FEP has created a list of vegan chocolate that they feel comfortable recommending, based on information they received (or didn't) from several chocolate companies.

In 2009 the International Labor Rights Forum released a scorecard (pdf) of how they rate various chocolate companies, and Green America has also released a scorecard (pdf) for their grades of various companies.

The best way we can try to make the most humane chocolate choice is to contact companies, ask them specific questions and tell them (repeatedly) to ensure that they're cocoa is produced sustainably, humanely, and fairly.

~ Marsha

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Teaching for a Positive Future

Since my TEDx talk was released, I have been receiving lots of emails from people wanting to learn how to implement the ideas I shared. I’ve also been hearing from humane educators and groups doing fantastic work across the globe. In my next several blog posts, I will be sharing some of their great work; but to address the most common question I’ve been receiving: “How can I learn more about how to put these ideas into practice?” I wanted to share with you some upcoming opportunities.

The Institute for Humane Education (IHE) is offering its month-long, online course, Teaching for a Positive Future, starting February 7. This course (which offers CEUs from the University of Maine) offers educators anywhere in the world the opportunity to dive into the issues that comprise humane education (human rights, environmental preservation and animal protection); dive into themselves and their passion for teaching; dive into conversation with other passionate educators who want to teach for a better world, and develop new ideas, approaches, and enthusiasm for bringing the most pressing issues of our time into their classrooms.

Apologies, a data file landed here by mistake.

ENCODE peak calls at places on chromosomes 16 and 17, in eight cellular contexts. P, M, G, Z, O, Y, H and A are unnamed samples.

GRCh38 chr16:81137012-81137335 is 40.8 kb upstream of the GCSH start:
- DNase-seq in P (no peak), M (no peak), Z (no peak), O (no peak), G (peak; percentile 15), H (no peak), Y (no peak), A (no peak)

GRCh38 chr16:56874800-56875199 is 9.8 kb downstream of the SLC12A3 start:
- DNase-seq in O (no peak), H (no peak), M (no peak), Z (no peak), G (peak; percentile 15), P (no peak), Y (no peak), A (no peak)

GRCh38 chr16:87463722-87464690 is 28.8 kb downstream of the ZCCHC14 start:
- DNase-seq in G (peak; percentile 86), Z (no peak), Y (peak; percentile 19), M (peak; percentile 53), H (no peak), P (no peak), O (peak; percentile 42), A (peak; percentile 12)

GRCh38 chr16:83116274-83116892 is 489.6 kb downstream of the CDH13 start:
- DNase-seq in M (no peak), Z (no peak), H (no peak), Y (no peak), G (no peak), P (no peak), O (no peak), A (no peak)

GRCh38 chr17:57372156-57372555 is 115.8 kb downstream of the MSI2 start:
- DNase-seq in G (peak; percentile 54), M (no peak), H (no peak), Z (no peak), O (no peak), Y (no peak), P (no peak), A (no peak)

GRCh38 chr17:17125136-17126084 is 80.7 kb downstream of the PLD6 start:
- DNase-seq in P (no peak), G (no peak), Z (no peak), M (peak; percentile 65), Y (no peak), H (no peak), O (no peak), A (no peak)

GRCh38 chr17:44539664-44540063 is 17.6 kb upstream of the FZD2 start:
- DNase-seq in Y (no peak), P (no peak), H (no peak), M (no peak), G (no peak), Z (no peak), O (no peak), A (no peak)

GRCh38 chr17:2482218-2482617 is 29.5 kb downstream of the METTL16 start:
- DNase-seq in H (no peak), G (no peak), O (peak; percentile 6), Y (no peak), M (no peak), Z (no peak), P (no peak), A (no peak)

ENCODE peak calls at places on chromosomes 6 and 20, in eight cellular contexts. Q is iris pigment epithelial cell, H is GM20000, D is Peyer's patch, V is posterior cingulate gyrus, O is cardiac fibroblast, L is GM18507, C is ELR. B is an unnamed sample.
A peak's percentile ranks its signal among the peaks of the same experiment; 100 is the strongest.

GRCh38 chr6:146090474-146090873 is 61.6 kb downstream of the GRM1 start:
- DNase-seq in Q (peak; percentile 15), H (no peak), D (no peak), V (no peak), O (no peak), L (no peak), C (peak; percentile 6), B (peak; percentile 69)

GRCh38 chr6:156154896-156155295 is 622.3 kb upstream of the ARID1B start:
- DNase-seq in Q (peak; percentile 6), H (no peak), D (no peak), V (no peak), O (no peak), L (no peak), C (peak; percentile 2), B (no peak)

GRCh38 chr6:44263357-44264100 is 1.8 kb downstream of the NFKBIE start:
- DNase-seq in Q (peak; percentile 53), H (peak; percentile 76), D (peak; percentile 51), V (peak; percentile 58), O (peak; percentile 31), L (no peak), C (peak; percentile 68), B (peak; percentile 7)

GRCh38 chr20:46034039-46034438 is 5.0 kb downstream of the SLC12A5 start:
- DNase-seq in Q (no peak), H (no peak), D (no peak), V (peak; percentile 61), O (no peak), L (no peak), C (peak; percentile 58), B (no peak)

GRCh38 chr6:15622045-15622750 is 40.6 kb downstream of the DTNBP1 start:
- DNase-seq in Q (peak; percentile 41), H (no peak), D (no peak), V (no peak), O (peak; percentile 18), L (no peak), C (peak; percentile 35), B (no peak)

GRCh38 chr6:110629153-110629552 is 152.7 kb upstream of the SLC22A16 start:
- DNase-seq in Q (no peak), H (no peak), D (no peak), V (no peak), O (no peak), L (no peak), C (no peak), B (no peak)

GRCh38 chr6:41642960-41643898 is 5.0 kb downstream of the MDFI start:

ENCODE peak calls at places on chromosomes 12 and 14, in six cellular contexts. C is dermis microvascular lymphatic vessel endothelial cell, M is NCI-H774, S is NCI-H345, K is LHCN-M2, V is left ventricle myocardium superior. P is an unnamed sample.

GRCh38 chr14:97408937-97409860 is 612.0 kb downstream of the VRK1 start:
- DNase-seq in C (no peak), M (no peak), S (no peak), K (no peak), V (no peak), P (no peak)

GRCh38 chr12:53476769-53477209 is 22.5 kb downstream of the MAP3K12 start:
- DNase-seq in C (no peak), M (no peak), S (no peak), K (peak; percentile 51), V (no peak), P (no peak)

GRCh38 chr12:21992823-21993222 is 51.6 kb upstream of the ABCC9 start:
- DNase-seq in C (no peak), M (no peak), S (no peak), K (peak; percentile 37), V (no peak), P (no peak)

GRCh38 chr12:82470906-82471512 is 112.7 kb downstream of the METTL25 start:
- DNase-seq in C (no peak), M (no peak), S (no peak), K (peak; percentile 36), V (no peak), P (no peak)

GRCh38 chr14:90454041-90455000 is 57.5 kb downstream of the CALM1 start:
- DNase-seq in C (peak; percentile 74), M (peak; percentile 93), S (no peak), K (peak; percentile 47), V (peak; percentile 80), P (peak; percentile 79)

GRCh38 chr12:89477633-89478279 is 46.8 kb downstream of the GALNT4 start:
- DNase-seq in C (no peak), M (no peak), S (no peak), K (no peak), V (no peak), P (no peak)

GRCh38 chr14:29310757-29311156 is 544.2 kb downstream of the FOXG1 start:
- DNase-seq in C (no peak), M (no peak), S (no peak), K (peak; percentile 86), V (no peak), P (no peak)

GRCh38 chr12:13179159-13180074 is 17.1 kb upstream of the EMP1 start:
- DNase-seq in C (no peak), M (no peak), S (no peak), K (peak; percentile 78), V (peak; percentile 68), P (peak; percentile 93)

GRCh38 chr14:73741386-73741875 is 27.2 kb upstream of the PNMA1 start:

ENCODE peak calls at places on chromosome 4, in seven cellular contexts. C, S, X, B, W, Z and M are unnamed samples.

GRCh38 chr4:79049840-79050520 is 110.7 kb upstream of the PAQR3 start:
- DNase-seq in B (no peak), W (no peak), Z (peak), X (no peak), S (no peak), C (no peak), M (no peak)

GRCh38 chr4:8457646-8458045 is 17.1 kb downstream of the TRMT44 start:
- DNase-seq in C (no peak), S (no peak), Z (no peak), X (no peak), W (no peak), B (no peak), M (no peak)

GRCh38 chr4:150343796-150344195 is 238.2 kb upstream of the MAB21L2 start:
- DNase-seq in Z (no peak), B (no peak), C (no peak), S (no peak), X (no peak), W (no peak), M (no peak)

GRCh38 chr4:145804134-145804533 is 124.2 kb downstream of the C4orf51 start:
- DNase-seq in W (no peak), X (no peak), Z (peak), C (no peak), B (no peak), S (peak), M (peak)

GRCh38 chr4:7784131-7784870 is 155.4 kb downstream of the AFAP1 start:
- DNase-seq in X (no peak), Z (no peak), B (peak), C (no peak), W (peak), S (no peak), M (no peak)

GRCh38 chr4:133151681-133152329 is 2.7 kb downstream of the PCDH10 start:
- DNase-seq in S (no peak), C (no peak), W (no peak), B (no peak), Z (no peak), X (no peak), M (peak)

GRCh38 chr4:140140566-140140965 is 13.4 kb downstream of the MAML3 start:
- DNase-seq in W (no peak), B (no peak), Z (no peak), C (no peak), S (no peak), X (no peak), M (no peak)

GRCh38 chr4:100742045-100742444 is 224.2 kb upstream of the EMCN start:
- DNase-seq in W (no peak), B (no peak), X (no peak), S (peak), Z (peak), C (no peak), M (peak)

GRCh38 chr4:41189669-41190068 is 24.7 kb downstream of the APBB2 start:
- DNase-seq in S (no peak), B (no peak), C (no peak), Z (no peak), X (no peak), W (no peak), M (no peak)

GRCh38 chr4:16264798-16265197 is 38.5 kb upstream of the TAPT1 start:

We have other opportunities for more in depth training as well, including our Summer Institute for Teachers, June 27-July 1, at our beautiful facility in coastal Maine, and our soon-to-be re-launched graduate and certificate programs in Humane Education.


For a better world through education,


Zoe Weil, President, Institute for Humane Education
Author of Most Good, Least Harm, The Power and Promise of Humane Education, Claude and Medea, and Above All, Be Kind


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The Psychology of Social Change: Nick Cooney's Change of Heart

Especially as new advocates for social change, we expect that it's only a matter of people learning the truth about an issue before they change their habits and choices. And then we learn that's not necessarily so. Case in point: The more global climate change is in the news, the fewer people who seem to actually care that it's an important issue or believe that it's human-caused. Social psychologists have been studying the choices, habits and motivations of people for decades, and they're discovering that it's neither straightforward nor simple.